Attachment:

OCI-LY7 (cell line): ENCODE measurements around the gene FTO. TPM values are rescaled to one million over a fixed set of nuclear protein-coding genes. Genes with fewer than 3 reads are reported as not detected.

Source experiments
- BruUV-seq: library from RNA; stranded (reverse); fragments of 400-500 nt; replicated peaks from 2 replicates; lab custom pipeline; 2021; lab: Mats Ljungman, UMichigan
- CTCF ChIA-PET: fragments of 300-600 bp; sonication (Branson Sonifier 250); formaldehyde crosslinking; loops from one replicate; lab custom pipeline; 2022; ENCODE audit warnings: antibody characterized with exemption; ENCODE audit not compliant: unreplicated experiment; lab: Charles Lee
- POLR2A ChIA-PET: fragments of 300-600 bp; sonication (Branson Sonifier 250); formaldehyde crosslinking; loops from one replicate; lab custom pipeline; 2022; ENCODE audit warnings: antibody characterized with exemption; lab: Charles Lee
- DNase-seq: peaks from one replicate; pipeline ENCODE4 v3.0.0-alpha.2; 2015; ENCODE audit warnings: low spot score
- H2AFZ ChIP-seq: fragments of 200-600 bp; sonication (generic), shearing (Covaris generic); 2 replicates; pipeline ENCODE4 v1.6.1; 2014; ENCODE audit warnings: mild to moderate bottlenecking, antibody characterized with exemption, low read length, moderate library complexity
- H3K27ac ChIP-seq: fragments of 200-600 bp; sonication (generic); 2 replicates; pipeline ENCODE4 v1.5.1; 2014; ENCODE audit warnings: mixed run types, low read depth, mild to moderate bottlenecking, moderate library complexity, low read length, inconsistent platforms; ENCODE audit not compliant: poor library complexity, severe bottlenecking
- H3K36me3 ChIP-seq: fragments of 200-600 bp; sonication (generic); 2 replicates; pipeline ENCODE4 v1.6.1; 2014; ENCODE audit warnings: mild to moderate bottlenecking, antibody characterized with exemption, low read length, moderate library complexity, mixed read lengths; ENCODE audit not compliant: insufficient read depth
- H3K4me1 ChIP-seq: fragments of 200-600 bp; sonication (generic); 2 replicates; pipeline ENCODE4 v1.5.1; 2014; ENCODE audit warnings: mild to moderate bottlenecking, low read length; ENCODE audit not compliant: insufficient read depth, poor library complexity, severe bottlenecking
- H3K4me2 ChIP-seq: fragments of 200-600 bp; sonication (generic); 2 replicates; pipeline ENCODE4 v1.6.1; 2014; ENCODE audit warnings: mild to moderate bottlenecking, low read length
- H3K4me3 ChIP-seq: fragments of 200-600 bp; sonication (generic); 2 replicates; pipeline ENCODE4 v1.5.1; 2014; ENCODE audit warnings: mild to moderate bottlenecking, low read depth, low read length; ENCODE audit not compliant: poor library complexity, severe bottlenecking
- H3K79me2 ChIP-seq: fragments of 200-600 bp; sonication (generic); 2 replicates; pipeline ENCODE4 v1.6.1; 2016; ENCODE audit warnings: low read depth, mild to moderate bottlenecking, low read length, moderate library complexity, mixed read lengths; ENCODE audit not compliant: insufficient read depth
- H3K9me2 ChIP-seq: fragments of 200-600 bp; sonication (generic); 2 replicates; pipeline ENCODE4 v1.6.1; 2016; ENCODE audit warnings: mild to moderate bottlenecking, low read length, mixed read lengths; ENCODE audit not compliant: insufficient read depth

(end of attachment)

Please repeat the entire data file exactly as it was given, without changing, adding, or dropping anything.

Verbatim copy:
OCI-LY7 (cell line): ENCODE measurements around the gene FTO. TPM values are rescaled to one million over a fixed set of nuclear protein-coding genes. Genes with fewer than 3 reads are reported as not detected.

Source experiments
- BruUV-seq: library from RNA; stranded (reverse); fragments of 400-500 nt; replicated peaks from 2 replicates; lab custom pipeline; 2021; lab: Mats Ljungman, UMichigan
- CTCF ChIA-PET: fragments of 300-600 bp; sonication (Branson Sonifier 250); formaldehyde crosslinking; loops from one replicate; lab custom pipeline; 2022; ENCODE audit warnings: antibody characterized with exemption; ENCODE audit not compliant: unreplicated experiment; lab: Charles Lee
- POLR2A ChIA-PET: fragments of 300-600 bp; sonication (Branson Sonifier 250); formaldehyde crosslinking; loops from one replicate; lab custom pipeline; 2022; ENCODE audit warnings: antibody characterized with exemption; lab: Charles Lee
- DNase-seq: peaks from one replicate; pipeline ENCODE4 v3.0.0-alpha.2; 2015; ENCODE audit warnings: low spot score
- H2AFZ ChIP-seq: fragments of 200-600 bp; sonication (generic), shearing (Covaris generic); 2 replicates; pipeline ENCODE4 v1.6.1; 2014; ENCODE audit warnings: mild to moderate bottlenecking, antibody characterized with exemption, low read length, moderate library complexity
- H3K27ac ChIP-seq: fragments of 200-600 bp; sonication (generic); 2 replicates; pipeline ENCODE4 v1.5.1; 2014; ENCODE audit warnings: mixed run types, low read depth, mild to moderate bottlenecking, moderate library complexity, low read length, inconsistent platforms; ENCODE audit not compliant: poor library complexity, severe bottlenecking
- H3K36me3 ChIP-seq: fragments of 200-600 bp; sonication (generic); 2 replicates; pipeline ENCODE4 v1.6.1; 2014; ENCODE audit warnings: mild to moderate bottlenecking, antibody characterized with exemption, low read length, moderate library complexity, mixed read lengths; ENCODE audit not compliant: insufficient read depth
- H3K4me1 ChIP-seq: fragments of 200-600 bp; sonication (generic); 2 replicates; pipeline ENCODE4 v1.5.1; 2014; ENCODE audit warnings: mild to moderate bottlenecking, low read length; ENCODE audit not compliant: insufficient read depth, poor library complexity, severe bottlenecking
- H3K4me2 ChIP-seq: fragments of 200-600 bp; sonication (generic); 2 replicates; pipeline ENCODE4 v1.6.1; 2014; ENCODE audit warnings: mild to moderate bottlenecking, low read length
- H3K4me3 ChIP-seq: fragments of 200-600 bp; sonication (generic); 2 replicates; pipeline ENCODE4 v1.5.1; 2014; ENCODE audit warnings: mild to moderate bottlenecking, low read depth, low read length; ENCODE audit not compliant: poor library complexity, severe bottlenecking
- H3K79me2 ChIP-seq: fragments of 200-600 bp; sonication (generic); 2 replicates; pipeline ENCODE4 v1.6.1; 2016; ENCODE audit warnings: low read depth, mild to moderate bottlenecking, low read length, moderate library complexity, mixed read lengths; ENCODE audit not compliant: insufficient read depth
- H3K9me2 ChIP-seq: fragments of 200-600 bp; sonication (generic); 2 replicates; pipeline ENCODE4 v1.6.1; 2016; ENCODE audit warnings: mild to moderate bottlenecking, low read length, mixed read lengths; ENCODE audit not compliant: insufficient read depth